Home > Riviste > Minerva Dental and Oral Science > Fascicoli precedenti > Minerva Dental and Oral Science 2021 February;70(1) > Minerva Dental and Oral Science 2021 February;70(1):7-14

ULTIMO FASCICOLO
 

JOURNAL TOOLS

eTOC
Per abbonarsi
Sottometti un articolo
Segnala alla tua biblioteca
 

ARTICLE TOOLS

Publication history
Estratti
Permessi
Per citare questo articolo
Share

 

ORIGINAL ARTICLE   

Minerva Dental and Oral Science 2021 February;70(1):7-14

DOI: 10.23736/S2724-6329.20.04416-7

Copyright © 2020 EDIZIONI MINERVA MEDICA

lingua: Inglese

A new software architecture proposal for an evidence-based Decision Support System in dentistry

Giuseppe LO GIUDICE 1 , Angelo S. LIZIO 1, Roberto LO GIUDICE 2

1 Department of Biomedical and Dental Sciences and Morphofunctional Imaging, G. Martino University Hospital, University of Messina, Messina, Italy; 2 Department of Clinical and Experimental Medicine, University of Messina, Messina, Italy



BACKGROUND: in dentistry, clinical problems could be resolved using many therapeutic approaches that may results in very different therapies. In order to choose the best option, a good evaluation of therapy long-term survival and success rate is mandatory. The routine use of a decision support analysis software is nowadays limited due to the lack of software’s flexibility especially when a variety of possible therapeutic option are present. The aim of this research was to develop a new algorithm model for a Decision Support System software to give diagnosis support in dentistry.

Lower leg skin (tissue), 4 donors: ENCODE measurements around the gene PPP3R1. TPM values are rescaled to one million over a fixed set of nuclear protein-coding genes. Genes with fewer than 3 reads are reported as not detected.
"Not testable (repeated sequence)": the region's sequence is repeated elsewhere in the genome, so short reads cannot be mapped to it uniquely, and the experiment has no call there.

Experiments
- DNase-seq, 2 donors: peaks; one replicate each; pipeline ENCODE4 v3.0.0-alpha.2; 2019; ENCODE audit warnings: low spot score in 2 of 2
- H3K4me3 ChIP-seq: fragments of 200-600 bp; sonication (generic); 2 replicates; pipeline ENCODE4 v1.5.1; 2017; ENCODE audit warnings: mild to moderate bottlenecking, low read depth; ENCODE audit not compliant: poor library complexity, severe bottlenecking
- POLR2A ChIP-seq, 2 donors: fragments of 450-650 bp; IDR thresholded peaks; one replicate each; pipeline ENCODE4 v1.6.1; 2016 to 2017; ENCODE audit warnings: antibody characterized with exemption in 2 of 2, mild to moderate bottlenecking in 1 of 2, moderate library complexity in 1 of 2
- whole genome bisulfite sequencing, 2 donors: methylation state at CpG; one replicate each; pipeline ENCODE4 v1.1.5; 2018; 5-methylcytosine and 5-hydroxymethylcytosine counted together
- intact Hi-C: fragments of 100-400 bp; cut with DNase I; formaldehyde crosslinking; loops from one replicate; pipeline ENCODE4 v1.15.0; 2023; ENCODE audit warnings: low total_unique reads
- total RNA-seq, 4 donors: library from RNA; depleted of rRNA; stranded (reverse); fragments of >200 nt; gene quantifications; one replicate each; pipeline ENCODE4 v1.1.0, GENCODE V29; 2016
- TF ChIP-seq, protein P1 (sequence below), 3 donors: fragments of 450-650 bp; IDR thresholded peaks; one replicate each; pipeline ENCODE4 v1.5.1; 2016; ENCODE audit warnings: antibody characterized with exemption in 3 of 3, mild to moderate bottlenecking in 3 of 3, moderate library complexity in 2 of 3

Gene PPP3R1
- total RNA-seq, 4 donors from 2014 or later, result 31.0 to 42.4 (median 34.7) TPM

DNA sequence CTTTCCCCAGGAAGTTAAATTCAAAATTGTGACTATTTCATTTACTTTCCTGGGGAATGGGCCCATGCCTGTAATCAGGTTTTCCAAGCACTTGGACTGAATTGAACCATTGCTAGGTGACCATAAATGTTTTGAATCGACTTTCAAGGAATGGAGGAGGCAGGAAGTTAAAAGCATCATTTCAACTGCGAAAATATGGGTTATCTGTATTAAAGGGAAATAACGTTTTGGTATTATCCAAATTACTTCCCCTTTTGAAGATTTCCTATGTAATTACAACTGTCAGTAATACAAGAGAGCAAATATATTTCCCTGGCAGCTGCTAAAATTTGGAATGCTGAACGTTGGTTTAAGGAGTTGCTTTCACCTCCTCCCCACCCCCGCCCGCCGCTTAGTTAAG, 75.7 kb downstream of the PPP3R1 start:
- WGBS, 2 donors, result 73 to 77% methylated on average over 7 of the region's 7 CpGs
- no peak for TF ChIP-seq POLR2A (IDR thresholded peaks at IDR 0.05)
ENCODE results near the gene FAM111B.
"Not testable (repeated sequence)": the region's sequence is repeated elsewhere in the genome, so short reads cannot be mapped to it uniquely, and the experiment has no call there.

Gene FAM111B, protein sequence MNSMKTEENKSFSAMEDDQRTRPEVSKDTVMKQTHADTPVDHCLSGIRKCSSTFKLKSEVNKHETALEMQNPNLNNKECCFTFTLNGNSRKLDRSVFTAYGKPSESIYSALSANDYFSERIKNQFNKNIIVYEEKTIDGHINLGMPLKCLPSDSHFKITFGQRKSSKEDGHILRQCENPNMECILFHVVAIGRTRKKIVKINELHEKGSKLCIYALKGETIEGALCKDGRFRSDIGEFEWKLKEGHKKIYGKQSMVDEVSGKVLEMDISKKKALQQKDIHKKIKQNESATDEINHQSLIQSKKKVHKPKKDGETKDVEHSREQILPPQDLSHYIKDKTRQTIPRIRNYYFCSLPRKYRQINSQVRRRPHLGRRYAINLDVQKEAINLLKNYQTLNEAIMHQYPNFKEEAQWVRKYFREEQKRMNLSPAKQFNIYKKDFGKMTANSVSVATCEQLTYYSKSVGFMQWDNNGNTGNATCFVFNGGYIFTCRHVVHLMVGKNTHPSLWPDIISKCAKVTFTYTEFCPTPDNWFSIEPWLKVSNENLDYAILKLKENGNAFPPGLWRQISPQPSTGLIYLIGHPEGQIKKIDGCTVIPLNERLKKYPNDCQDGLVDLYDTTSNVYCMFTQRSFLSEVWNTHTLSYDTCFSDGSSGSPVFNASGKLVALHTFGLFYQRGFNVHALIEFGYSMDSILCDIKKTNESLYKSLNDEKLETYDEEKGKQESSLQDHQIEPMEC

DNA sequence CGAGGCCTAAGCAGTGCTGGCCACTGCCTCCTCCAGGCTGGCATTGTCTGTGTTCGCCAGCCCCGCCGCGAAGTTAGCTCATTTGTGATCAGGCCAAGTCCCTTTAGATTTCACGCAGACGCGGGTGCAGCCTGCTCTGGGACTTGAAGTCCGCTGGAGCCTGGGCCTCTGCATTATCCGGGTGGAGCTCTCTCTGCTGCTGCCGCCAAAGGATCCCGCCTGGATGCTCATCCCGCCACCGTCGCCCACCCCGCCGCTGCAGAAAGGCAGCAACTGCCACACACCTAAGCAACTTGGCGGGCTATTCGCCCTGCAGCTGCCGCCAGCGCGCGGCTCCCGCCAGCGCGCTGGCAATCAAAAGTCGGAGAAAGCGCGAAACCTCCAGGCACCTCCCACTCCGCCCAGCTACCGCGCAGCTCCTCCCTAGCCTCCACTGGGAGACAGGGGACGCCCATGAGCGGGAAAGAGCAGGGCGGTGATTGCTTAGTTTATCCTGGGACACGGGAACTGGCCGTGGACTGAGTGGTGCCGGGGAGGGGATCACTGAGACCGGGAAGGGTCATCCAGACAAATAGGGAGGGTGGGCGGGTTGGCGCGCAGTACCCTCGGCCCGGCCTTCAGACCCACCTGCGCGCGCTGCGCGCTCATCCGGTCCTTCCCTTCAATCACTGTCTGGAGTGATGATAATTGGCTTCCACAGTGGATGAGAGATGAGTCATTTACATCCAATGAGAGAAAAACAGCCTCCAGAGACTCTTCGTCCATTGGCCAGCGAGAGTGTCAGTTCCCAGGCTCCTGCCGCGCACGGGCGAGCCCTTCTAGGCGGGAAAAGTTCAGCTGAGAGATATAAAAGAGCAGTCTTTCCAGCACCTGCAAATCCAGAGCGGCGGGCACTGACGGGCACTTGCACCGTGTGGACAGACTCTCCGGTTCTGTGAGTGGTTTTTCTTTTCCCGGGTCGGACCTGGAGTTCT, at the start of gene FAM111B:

METHODS: Beta tests were designed to study the computer software in different clinical situations based on clinical data. The therapeutic options can be conservative/endodontic or extractive/prosthetic therapies. In two of clinical situation selected could be possible to choose both therapies.
RESULTS: in clinical situations tested, the DDS software correctly identified the several therapeutic options. When multiple treatments were possible the beta test showed an output mask that correctly showed a range of options with their corresponding survival and success rate.
CONCLUSIONS: The software architecture proposed by the authors is technically feasible, can support the clinician choices based on scientific evidence and up-to-date references and gain informed consent based on data easily understandable for the patient.


KEY WORDS: Software; Dental caries; Prostheses and implants; Preventive dentistry

inizio pagina